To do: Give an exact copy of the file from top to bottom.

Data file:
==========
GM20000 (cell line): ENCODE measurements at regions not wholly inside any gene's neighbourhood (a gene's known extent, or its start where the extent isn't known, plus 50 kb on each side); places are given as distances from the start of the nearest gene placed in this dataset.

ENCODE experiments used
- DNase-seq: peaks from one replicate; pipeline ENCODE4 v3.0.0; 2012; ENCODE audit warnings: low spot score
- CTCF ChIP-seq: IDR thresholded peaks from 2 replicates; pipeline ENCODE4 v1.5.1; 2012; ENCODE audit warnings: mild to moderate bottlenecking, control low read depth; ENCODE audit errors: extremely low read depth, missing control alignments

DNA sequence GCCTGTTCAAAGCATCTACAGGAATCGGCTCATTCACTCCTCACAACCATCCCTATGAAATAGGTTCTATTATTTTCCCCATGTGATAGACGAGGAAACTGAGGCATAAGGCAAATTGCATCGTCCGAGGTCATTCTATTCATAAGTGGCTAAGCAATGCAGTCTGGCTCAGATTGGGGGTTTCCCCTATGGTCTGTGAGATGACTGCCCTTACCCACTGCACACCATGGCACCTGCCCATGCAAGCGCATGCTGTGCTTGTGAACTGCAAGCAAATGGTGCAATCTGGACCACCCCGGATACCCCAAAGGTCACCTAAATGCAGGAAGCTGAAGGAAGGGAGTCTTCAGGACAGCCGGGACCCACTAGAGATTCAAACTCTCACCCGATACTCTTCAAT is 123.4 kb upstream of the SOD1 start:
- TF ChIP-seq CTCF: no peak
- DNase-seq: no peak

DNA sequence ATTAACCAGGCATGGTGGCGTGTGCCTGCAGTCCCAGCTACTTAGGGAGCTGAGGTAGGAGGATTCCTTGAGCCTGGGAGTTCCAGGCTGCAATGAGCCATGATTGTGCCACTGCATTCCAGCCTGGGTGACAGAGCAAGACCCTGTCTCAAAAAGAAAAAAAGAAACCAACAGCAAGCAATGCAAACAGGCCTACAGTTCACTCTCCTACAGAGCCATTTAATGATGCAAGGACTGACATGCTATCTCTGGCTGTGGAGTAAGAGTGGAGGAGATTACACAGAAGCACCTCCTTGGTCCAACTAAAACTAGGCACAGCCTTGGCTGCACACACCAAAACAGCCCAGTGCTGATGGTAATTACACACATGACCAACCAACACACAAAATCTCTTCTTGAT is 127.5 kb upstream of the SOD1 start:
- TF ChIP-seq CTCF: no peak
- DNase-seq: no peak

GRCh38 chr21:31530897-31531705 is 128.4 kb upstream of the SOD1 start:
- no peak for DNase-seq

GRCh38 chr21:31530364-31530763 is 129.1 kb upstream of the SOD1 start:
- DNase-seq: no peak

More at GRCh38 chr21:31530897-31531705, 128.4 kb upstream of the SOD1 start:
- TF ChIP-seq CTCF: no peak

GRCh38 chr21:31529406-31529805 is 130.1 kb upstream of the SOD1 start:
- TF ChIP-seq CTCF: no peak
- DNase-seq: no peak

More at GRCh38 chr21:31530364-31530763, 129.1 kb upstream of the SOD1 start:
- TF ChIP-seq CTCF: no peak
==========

GM20000 (cell line): ENCODE measurements at regions not wholly inside any gene's neighbourhood (a gene's known extent, or its start where the extent isn't known, plus 50 kb on each side); places are given as distances from the start of the nearest gene placed in this dataset.

ENCODE experiments used
- DNase-seq: peaks from one replicate; pipeline ENCODE4 v3.0.0; 2012; ENCODE audit warnings: low spot score
- CTCF ChIP-seq: IDR thresholded peaks from 2 replicates; pipeline ENCODE4 v1.5.1; 2012; ENCODE audit warnings: mild to moderate bottlenecking, control low read depth; ENCODE audit errors: extremely low read depth, missing control alignments

DNA sequence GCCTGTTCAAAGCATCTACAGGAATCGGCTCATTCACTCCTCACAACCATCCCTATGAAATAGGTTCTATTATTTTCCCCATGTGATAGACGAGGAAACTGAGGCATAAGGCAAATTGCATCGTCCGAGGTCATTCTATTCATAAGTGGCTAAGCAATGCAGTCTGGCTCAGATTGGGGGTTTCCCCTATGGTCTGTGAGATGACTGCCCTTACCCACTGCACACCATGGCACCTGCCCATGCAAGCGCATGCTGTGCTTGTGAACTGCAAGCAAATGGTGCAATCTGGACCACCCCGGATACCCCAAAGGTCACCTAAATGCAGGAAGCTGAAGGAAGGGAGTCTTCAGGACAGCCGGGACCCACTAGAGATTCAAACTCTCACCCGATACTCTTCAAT is 123.4 kb upstream of the SOD1 start:
- TF ChIP-seq CTCF: no peak
- DNase-seq: no peak

DNA sequence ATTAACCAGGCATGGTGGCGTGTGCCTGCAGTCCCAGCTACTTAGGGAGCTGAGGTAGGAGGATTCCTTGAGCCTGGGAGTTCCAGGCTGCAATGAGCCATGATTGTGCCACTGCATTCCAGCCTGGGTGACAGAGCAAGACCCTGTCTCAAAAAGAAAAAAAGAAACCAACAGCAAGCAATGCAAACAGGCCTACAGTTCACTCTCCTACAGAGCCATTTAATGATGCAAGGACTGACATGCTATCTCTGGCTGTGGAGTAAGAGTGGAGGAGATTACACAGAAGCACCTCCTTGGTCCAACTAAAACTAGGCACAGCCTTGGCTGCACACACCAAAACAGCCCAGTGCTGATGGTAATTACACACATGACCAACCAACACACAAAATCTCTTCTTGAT is 127.5 kb upstream of the SOD1 start:
- TF ChIP-seq CTCF: no peak
- DNase-seq: no peak

GRCh38 chr21:31530897-31531705 is 128.4 kb upstream of the SOD1 start:
- no peak for DNase-seq

GRCh38 chr21:31530364-31530763 is 129.1 kb upstream of the SOD1 start:
- DNase-seq: no peak

More at GRCh38 chr21:31530897-31531705, 128.4 kb upstream of the SOD1 start:
- TF ChIP-seq CTCF: no peak

GRCh38 chr21:31529406-31529805 is 130.1 kb upstream of the SOD1 start:
- TF ChIP-seq CTCF: no peak
- DNase-seq: no peak

More at GRCh38 chr21:31530364-31530763, 129.1 kb upstream of the SOD1 start:
- TF ChIP-seq CTCF: no peak